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Trust and Truthfulness

Hello! First, I should apologize. It's been far too long since my first and only post. These past three weeks have been filled with stress and relief, loneliness and social stimulation, and stomach calms and stomach not-so-calms, just to name a few of the things Thailand has thrown my way thus far.
 
I will dive into all of that in my next post. Now that I've got my feet on solid ground, I'm hoping these posts will be coming much more frequently. Before that, though, I would like to share with you something I've started to think about over the course of the last three weeks... Trust and truthfulness. Mind you, these are not concepts for which beginning to learn is easy, nor are they easily mastered. And honestly, I'm not sure if true mastery is even in the cards in this case. Just bear with me while I pretend to know what I'm talking about.
 
Now let me explain. Coming to Thailand, I knew I would be alone. Yes, I met a fantastic group of seventy-two people at orientation, and yes, there are other Westerners and fluent English speakers at my school. But when you break it down to the most basic level, I am on my own.
 
 
Being alone is not a bad thing. In the mere four weeks I have been in Thailand, I have learned so much about myself, especially in regards to my threshold for loneliness and my ability to deal with failure.
 
Let's start with failure... Before coming to Thailand, I was terrified of the mere thought of failing. I thought that if I failed at anything while abroad, it would be the start of a spiraling whirlpool not even the Black Pearl could escape. Boy was I wrong. I fail at various things almost on a daily basis. Sometimes lesson plans are incomplete, or a class that I had planned takes a turn for the worse. When I travel, I regularly get on the wrong bus, songthaew, or river boat and even more regularly get off at the wrong stop or pier. This is especially true with the Saen Saeb river boats (below). They stop at each pier for no more than fifteen to twenty seconds, so the pressure to know where you are going is immense, sometimes to the point of getting off at the wrong pier.
 
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But when things are going awry, whether only slightly or rather magnificently, it is important that I keep my wits about me. I tell myself the truth. "Ian, you really botched this one." And then I move on. If I'm in class and nothing is going as planned, I just ride out the storm. There are always blue skies ahead. Just revamp the lesson and try again next time. Trust that you know what you're doing, and tell yourself that you can and will get through it one way or another.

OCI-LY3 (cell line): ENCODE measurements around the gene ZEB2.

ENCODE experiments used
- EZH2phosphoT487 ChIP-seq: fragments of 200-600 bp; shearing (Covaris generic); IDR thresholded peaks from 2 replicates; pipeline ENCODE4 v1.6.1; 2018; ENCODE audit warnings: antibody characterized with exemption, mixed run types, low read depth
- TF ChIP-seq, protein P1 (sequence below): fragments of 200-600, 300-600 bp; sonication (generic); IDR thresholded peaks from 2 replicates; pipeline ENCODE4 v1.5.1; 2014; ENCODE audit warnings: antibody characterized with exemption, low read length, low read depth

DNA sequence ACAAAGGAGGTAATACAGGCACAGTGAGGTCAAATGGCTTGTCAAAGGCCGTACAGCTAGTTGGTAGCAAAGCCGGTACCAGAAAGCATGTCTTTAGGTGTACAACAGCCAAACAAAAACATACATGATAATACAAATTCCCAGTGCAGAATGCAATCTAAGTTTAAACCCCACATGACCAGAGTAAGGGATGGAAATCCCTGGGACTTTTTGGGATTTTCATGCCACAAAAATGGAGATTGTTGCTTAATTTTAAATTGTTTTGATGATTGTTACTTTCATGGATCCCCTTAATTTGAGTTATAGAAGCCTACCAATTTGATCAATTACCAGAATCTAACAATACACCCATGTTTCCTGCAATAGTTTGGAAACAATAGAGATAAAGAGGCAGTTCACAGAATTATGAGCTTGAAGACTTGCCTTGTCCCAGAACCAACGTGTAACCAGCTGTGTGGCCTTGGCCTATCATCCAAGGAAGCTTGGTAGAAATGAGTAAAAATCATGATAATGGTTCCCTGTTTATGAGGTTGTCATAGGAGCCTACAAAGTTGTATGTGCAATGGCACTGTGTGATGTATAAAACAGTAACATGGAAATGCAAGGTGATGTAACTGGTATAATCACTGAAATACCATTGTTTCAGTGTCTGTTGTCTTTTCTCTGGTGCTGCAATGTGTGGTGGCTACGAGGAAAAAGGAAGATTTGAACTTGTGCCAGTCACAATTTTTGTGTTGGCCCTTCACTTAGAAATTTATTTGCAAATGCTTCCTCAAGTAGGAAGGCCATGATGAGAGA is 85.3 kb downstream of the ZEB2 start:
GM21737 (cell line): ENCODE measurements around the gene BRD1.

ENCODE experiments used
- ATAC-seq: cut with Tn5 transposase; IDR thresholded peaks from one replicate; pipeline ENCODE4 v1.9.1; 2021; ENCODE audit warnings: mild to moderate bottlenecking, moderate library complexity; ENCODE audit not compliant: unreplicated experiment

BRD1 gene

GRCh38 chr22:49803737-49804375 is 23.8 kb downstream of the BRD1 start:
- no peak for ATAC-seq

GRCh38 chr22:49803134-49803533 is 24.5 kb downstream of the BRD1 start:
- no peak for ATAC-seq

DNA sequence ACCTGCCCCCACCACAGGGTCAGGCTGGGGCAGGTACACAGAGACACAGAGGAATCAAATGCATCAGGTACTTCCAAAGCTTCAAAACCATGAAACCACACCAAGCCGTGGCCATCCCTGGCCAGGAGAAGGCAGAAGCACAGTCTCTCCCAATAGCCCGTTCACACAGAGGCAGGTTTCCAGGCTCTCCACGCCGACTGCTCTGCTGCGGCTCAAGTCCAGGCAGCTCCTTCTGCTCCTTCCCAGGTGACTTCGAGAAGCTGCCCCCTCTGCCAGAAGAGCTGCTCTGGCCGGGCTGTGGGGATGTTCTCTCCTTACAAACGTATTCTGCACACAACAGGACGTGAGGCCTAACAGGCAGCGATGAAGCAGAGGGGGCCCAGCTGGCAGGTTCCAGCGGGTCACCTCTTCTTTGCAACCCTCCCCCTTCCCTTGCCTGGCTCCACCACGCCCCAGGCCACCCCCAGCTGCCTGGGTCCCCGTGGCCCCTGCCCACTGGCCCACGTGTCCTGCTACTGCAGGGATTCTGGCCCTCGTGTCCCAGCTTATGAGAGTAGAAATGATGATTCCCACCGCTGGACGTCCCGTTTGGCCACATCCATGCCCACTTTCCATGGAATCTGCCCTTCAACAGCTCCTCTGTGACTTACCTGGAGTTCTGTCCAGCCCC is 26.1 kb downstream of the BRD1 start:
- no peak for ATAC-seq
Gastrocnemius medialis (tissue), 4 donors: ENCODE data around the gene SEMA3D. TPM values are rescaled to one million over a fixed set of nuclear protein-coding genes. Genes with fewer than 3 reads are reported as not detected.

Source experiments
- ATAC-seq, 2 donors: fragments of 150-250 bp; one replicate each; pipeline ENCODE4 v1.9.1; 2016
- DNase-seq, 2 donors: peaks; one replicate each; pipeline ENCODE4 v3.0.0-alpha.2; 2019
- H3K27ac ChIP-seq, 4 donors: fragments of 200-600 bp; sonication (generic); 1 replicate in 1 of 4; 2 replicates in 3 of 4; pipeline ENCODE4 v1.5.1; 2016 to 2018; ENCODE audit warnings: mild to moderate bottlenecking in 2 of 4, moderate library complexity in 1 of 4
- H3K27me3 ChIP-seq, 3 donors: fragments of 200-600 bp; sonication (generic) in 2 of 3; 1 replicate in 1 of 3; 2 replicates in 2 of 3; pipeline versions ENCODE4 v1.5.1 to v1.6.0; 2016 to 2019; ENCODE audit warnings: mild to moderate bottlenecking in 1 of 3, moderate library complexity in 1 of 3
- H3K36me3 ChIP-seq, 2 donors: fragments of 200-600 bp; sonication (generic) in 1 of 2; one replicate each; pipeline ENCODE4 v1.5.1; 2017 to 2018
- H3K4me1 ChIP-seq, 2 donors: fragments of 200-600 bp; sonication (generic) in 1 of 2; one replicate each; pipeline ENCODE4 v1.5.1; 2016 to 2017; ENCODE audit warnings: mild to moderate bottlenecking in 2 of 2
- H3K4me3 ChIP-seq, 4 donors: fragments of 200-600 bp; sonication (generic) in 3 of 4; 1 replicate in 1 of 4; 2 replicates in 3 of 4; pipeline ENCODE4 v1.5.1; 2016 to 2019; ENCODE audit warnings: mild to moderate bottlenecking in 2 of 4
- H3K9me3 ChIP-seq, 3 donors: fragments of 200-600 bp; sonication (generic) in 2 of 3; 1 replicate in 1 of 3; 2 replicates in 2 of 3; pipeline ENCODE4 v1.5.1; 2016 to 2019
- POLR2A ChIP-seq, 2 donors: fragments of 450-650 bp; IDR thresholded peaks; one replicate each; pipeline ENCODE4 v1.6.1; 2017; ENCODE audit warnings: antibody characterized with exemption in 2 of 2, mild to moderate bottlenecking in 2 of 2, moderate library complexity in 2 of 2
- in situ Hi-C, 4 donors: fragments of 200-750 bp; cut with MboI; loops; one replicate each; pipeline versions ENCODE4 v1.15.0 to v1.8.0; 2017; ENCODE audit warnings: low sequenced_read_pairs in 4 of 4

Next, I want to quickly touch on loneliness. This is not something I am often open about, but I promised to blog the good, the bad and the evil in regards to the teach in Thailand program, and this is a topic in which I am sure I am not alone.... The first few weeks were okay. It was almost as if I was in vacation mode. Maybe vacation isn't the right word. Let's go with "It still hasn't hit me that I'm going to be here for almost a whole year" mode. Nevertheless, the lonesomes, as I like to call them, had not had quite enough time to fully settle in. The lonesomes did kick in at the end of week two, and the timing could not have been worse. On the weekend of May 20th, after our first week of teaching, myself and around twenty other OEG participants took a trip to the island of Koh Samed.
 
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The first night we arrived, it was only myself and two other people. We arrived pretty late at night, maybe 12:30am, but we decided to spend some time on the beach before heading to bed. As I sat the under the stars, the near full moon glistening on the first ocean I had seen in almost two years, I thought, "Wow. This is my life now." At first, it was an amazing moment. It finally hit me that I was in Thailand, and this life of teaching during the week and traveling on the weekend would be the norm for the next ten months. But the more I thought about it, the more I realized that despite all the traveling, I wouldn't be traveling home. The United States was not, nor will it be, on my list of places to visit during my time abroad.
 
Loneliness has been the hardest thing for me to handle thus far. It's not an everyday thing, thank God. But by no means is it a rare occurrence. This brings me back to the point of this post... Trust and truthfulness. When I get lonely, when I start to feel those lonesomes coming on, I tell myself that it is only a temporary emotional state. But I also tell myself that, while temporary, it will come back soon enough. And then I have to trust that I am telling myself the truth. Because I would only be doing myself an injustice by lying to myself. I also take solace knowing that, with practice, I will eventually become better at dealing with what plagues me.
 
If you've gotten this far in this post, I thank you. I don't like to talk about things like loneliness, but sometimes it has to be done. But just for good measure, and to keep you content until next time, here's a pretty flower for your troubles, courtesy of Naga Bungalows on Koh Samed:
 
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